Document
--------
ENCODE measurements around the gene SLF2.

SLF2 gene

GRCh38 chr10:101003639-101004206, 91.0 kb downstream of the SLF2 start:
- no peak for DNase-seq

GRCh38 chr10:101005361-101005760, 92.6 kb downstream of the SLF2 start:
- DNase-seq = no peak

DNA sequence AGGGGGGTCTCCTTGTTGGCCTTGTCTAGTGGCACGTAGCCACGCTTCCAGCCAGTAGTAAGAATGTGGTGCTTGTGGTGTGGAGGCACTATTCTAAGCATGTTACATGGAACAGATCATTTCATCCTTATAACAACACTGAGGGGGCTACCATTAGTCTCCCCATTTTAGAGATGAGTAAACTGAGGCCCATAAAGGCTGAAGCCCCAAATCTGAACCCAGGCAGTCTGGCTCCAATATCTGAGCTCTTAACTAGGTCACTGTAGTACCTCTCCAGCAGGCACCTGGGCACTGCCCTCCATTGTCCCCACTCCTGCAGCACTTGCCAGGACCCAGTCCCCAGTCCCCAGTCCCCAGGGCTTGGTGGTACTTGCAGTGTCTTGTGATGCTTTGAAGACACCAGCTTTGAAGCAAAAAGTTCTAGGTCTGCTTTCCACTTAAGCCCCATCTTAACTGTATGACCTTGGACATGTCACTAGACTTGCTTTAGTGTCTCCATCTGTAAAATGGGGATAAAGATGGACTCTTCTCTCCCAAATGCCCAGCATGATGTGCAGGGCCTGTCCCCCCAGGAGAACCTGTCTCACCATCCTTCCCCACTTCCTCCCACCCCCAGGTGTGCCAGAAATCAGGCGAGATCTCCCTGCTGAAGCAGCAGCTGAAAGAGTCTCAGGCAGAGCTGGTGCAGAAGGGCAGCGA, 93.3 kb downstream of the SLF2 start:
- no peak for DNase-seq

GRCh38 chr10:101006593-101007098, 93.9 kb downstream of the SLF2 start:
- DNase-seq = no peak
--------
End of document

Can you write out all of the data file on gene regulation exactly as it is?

ENCODE measurements around the gene SLF2.

SLF2 gene

GRCh38 chr10:101003639-101004206, 91.0 kb downstream of the SLF2 start:
- no peak for DNase-seq

GRCh38 chr10:101005361-101005760, 92.6 kb downstream of the SLF2 start:
- DNase-seq = no peak

DNA sequence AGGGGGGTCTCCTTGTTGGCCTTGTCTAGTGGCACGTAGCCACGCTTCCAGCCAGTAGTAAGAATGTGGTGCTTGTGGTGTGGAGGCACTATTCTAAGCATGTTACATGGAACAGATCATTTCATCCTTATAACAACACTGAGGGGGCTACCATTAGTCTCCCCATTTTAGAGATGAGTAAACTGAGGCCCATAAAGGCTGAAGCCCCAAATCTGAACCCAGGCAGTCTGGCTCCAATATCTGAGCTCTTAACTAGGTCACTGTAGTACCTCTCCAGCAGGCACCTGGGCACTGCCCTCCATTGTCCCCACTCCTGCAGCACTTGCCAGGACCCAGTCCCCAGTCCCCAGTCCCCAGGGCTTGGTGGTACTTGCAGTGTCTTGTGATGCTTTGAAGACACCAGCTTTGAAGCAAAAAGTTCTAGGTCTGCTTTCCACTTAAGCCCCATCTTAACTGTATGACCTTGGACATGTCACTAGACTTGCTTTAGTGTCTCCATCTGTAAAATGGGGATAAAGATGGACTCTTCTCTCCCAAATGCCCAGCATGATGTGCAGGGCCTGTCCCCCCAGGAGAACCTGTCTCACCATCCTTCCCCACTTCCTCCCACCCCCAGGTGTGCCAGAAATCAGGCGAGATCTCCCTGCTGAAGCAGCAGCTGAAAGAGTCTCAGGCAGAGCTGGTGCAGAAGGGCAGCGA, 93.3 kb downstream of the SLF2 start:
- no peak for DNase-seq

GRCh38 chr10:101006593-101007098, 93.9 kb downstream of the SLF2 start:
- DNase-seq = no peak